Money Guru | Less agent fee helps the savvy; small investors get left out

Posted: Tue, May 1 2012. 7:04 PM IST
Kayezad E. Adajania

Using Fifa as a platform, IFAs can come together and can collectively organize knowledge forums on topics that we think are relevant to us

Independent financial advisers selling financial products to retail investors want to be heard. Having seen their incomes squeezed due to the regulatory changes in the mutual fund (MF) industry in the past three years, some MF distributors have decided to come together, make a forum and present a collective voice. The Foundation of Independent Financial Advisors (Fifa) was set up in February 2012 to provide this platform. Fifa aims to help enable an environment that will make it viable for financial advisers to reach out to retail investors and also to educate and develop IFAs themselves, says its chairman Dhruv Mehta.

What drove you to form the Foundation of Independent Financial Advisors (Fifa)?

Dhruv Mehta, chairman, Foundation of Independent Financial Advisors.

Dhruv Mehta, chairman,
Foundation of Independent Financial Advisors.

The association gives a learning platform to independent financial advisers (IFAs). Using Fifa as a platform, IFAs can come together and can collectively organize knowledge forums on topics that we think are relevant to us.

Also, over the last three years, there have been many regulatory changes in the Indian MF industry. A lot of these changes have been driven by what has been happening on the institutional distribution side, such as banks and national distributors. There could be malpractices on the IFA side as well but, maybe, a lot of malpractice that the Securities and Exchange Board of India (Sebi) was trying to address was happening in other distributor segments. Which is right, but it ignored the ground realities of how an IFA worked.

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Dhruv Mehta talks about what drove him to form the Foundation of Independent Financial Advisors (FIFA) and the challenges faced by IFAs in India.

It’s perhaps easy (for Sebi) to meet say about 10 national distributors, or call two or three large banks to discuss. But that sort of interaction was not happening with us. When Sebi thought of abolishing entry loads in 2009, some IFAs came together, drafted a common email voicing their opinion, and sent to Sebi from their email IDs. Somehow Sebi did not recognize that and said that was just one email sent from multiple IDs. That did not turn out as we’d expected. That was when it occurred to us that a common forum is required for IFAs.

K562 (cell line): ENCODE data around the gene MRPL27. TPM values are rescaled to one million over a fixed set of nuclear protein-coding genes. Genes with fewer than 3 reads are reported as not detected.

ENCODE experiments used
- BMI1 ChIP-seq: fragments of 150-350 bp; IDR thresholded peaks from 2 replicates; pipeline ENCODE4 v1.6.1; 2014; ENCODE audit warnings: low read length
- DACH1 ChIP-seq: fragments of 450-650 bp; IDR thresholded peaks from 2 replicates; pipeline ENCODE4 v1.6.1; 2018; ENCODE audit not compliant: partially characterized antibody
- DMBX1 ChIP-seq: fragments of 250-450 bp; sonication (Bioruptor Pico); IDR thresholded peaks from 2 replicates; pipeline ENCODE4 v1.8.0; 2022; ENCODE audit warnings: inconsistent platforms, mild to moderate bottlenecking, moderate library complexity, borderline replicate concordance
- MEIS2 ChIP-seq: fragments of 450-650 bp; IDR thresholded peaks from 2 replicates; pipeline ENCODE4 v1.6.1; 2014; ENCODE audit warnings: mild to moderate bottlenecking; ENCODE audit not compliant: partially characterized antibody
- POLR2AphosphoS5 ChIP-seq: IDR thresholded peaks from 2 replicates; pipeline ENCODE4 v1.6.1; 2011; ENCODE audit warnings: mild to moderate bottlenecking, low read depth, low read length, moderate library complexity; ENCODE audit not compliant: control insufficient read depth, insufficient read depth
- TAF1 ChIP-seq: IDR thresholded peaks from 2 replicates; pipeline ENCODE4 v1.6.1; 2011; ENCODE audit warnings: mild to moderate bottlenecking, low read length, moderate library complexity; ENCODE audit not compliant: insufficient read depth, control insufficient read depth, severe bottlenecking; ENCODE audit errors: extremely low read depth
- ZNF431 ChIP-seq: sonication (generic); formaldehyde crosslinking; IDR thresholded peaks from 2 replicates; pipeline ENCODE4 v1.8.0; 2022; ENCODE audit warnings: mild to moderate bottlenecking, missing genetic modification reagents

You seem to be giving a clean chit to the IFAs. Surely, there are malpractices, we hear, even in the IFA segment.

Sebi’s decision to abolish entry loads was based on its observation that malpractices are there in the system. Churning happens, I am not denying. But statistics show that a significant chunk of this churning happens in the banking channel. It is there in the IFA segment, but to a much lesser extent.

Sebi believes that the MF distributor is an agent of the investor and hence should take the payment from him. He does not work for the manufacturer.

This is a hybrid system. The distributor’s role is to connect customers and the manufacturer. In an intermediation, sometimes the broker will act on the buyer’s behalf and sometimes on the seller’s. If you prescribe that he should act only on behalf of the customer, then all distributors should become advisers. Then, there should be no distributors.

In reality, we have both advisers and distributors. Even customers want a choice. Some of my high networth clients (HNIs), for instance, only want my staff to go to them, pick up their application forms, run to the MF offices and just get the money invested. They don’t want my advice. So he won’t pay me advisory fees. Some customers want my advice. But entry load abolition has only helped HNIs; small distributors may not find it feasible to go to the small guy and collect a fee for his already small investment.

How does Fifa want to make a difference?

We want to address the lack of retail participation in MFs. MF folios are coming down; the assets under management of the MF industry are not growing. On the contrary, gold as an asset class is growing, but people can invest today in gold without being compliant to know-your-client regulations. In the quest to make the system transparent—which is of course the right thing to do—we have squeezed margins of IFAs.

But these guys can reach out to retail investors and explain to them the importance of investing in equities and debt, rather than, say, gold. That can only happen if there is a strong number of people (distributors) who are ready to work; provided there is enough remuneration. Reducing distributor margins will help smart and savvy investors who can make their own decisions; the small investor gets left out and ignored.

Do you think IFAs are misunderstood?

Not misunderstood, but there is a lack of understanding on what they do. It’s not just about advice; there is a lot of handholding to be done of the small investor. The fund house needs to align his remuneration policies depending on which distributor brings him long-term assets, short-term assets and so on. Whether it wants to give upfront fees or doesn’t, it is in the best position to decide. By changing the rules of the game from the very top, it might have brought in more transparency, but clearly access to the small investor has reduced. All modes of distribution need to survive and each one would work differently.